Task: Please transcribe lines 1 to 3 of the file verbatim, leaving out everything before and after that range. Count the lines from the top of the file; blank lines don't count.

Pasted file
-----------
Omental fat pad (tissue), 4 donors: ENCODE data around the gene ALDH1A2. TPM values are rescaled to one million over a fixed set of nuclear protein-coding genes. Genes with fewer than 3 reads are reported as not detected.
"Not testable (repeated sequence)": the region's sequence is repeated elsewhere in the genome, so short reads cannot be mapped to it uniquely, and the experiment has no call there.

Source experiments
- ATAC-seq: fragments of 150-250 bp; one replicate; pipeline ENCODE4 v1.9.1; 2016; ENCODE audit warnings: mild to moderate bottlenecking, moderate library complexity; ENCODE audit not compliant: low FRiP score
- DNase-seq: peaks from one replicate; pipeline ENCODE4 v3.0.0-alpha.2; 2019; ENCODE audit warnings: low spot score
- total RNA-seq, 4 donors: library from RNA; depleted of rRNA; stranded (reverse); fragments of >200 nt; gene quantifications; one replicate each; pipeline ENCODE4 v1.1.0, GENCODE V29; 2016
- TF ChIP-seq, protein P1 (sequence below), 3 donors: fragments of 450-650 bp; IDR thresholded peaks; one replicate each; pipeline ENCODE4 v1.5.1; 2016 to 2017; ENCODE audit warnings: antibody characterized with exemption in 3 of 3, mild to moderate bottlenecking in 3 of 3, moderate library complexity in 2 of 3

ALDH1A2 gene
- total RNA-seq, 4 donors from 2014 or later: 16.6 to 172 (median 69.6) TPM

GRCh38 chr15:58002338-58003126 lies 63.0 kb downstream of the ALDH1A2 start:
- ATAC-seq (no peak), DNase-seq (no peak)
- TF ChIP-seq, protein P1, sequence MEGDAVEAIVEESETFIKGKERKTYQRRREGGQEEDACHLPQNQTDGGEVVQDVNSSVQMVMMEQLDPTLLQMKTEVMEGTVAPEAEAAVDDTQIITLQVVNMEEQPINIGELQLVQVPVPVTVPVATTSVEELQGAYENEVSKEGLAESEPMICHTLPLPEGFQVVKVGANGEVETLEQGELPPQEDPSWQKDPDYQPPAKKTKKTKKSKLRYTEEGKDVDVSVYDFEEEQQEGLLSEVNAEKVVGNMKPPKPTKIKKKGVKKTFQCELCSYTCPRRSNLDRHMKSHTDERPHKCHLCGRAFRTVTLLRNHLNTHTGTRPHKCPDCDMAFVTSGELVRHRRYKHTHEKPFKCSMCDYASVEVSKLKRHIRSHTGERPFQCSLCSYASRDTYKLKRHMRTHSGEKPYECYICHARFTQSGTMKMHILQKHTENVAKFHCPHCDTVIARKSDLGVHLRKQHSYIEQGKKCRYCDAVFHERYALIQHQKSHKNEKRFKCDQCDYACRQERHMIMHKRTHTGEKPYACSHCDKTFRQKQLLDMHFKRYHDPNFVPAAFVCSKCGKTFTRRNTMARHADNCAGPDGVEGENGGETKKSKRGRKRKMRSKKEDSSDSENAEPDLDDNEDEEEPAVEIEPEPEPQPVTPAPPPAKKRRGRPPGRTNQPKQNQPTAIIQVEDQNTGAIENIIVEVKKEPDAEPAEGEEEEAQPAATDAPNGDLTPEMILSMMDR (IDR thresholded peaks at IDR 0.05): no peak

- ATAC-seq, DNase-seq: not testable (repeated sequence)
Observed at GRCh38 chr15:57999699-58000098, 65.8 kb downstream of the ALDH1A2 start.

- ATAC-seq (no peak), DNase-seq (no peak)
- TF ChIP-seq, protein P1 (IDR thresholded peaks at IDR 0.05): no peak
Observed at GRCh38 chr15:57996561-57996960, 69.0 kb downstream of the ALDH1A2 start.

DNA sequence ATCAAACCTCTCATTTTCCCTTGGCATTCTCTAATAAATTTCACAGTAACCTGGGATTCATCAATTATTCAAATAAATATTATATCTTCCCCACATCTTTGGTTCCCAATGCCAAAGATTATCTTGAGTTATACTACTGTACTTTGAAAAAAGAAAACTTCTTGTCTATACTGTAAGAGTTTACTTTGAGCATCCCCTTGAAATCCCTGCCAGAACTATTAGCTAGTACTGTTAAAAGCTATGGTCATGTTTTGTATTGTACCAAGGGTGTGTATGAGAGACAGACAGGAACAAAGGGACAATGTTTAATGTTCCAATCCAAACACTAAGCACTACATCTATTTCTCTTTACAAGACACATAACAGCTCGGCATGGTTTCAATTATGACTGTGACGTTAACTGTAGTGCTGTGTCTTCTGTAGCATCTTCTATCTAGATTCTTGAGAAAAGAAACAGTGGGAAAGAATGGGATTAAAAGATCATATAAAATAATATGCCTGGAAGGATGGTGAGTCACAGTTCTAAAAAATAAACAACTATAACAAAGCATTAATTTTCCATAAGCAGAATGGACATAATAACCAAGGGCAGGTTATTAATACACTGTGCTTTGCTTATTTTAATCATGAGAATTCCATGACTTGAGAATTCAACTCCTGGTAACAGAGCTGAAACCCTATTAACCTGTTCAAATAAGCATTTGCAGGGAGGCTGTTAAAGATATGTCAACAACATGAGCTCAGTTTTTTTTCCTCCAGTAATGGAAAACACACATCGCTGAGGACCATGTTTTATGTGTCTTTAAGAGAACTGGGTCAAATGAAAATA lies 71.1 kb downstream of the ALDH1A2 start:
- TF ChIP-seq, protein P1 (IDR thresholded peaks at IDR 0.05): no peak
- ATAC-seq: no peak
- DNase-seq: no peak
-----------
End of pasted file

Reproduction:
Omental fat pad (tissue), 4 donors: ENCODE data around the gene ALDH1A2. TPM values are rescaled to one million over a fixed set of nuclear protein-coding genes. Genes with fewer than 3 reads are reported as not detected.
"Not testable (repeated sequence)": the region's sequence is repeated elsewhere in the genome, so short reads cannot be mapped to it uniquely, and the experiment has no call there.

Source experiments